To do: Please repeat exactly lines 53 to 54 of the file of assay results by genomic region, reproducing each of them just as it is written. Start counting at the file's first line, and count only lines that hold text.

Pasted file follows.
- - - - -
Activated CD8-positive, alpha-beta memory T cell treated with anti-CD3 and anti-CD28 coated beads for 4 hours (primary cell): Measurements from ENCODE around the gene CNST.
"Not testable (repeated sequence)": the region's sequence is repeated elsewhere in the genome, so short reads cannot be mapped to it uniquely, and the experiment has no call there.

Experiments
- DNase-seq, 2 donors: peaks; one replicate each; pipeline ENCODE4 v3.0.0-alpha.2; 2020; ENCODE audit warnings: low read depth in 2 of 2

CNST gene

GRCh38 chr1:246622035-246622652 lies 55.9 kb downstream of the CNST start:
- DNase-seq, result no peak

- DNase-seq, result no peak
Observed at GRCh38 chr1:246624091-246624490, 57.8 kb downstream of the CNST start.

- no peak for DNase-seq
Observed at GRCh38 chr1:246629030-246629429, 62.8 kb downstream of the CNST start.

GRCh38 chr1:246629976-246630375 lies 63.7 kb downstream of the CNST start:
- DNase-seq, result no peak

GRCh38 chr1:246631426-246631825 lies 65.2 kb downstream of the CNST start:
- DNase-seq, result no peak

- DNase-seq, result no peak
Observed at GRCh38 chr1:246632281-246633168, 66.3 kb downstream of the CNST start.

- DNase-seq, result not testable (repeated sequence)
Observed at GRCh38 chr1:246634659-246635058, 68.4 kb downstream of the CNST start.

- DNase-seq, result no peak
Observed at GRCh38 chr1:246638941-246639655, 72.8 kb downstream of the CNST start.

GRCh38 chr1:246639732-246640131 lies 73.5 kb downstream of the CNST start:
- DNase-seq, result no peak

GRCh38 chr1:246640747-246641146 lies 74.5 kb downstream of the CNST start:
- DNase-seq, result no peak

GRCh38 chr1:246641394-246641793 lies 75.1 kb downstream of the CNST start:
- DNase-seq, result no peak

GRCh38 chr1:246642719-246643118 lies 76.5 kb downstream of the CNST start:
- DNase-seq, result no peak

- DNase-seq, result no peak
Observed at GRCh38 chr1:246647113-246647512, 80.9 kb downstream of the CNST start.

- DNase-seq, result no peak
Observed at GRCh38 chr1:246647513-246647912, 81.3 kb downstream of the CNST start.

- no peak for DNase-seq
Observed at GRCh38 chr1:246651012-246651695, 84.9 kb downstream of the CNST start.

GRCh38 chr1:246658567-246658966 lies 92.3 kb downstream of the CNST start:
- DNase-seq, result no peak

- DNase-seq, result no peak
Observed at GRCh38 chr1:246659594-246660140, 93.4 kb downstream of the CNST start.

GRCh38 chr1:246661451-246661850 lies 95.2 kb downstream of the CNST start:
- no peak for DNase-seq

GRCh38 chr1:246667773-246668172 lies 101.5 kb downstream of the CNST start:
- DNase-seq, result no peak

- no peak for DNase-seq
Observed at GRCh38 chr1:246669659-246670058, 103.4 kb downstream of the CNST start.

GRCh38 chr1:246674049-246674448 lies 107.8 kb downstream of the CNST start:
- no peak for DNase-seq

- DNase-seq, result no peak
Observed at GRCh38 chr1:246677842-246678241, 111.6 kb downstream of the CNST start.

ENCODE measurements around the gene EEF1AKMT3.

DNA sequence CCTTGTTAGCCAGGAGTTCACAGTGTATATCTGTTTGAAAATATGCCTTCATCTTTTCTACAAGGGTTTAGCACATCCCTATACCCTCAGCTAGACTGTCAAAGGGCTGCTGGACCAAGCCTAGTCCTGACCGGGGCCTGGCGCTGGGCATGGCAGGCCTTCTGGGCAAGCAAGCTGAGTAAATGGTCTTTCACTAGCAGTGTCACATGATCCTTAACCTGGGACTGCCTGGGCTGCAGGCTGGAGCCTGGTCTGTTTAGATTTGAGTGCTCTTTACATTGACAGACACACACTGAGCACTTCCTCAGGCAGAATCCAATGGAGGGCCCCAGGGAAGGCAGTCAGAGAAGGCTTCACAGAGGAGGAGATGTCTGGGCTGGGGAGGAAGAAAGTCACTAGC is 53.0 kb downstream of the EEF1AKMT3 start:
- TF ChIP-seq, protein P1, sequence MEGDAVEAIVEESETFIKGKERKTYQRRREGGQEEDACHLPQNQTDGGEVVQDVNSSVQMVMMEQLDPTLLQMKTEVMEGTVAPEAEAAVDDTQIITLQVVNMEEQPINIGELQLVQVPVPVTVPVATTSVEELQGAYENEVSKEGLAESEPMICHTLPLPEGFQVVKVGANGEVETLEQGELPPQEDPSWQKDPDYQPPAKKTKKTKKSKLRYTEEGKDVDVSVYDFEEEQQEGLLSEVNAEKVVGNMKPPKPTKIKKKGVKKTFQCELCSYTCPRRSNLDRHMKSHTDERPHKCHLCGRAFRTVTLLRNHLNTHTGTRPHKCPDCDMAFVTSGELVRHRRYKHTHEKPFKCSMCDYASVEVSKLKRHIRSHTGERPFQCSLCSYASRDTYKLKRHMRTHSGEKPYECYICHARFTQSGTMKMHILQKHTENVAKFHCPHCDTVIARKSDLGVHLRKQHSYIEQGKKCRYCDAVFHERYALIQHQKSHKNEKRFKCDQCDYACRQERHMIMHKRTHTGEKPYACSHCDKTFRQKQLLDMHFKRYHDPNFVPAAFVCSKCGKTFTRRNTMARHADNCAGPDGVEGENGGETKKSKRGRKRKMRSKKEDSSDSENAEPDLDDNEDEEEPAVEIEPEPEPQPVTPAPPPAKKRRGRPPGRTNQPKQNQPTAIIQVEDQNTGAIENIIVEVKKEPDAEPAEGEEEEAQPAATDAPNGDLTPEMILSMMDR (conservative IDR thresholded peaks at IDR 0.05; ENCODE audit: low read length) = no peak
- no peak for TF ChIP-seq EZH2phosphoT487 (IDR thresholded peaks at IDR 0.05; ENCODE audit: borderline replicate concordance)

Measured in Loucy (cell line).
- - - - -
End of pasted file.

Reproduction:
- no peak for TF ChIP-seq EZH2phosphoT487 (IDR thresholded peaks at IDR 0.05; ENCODE audit: borderline replicate concordance)

Measured in Loucy (cell line).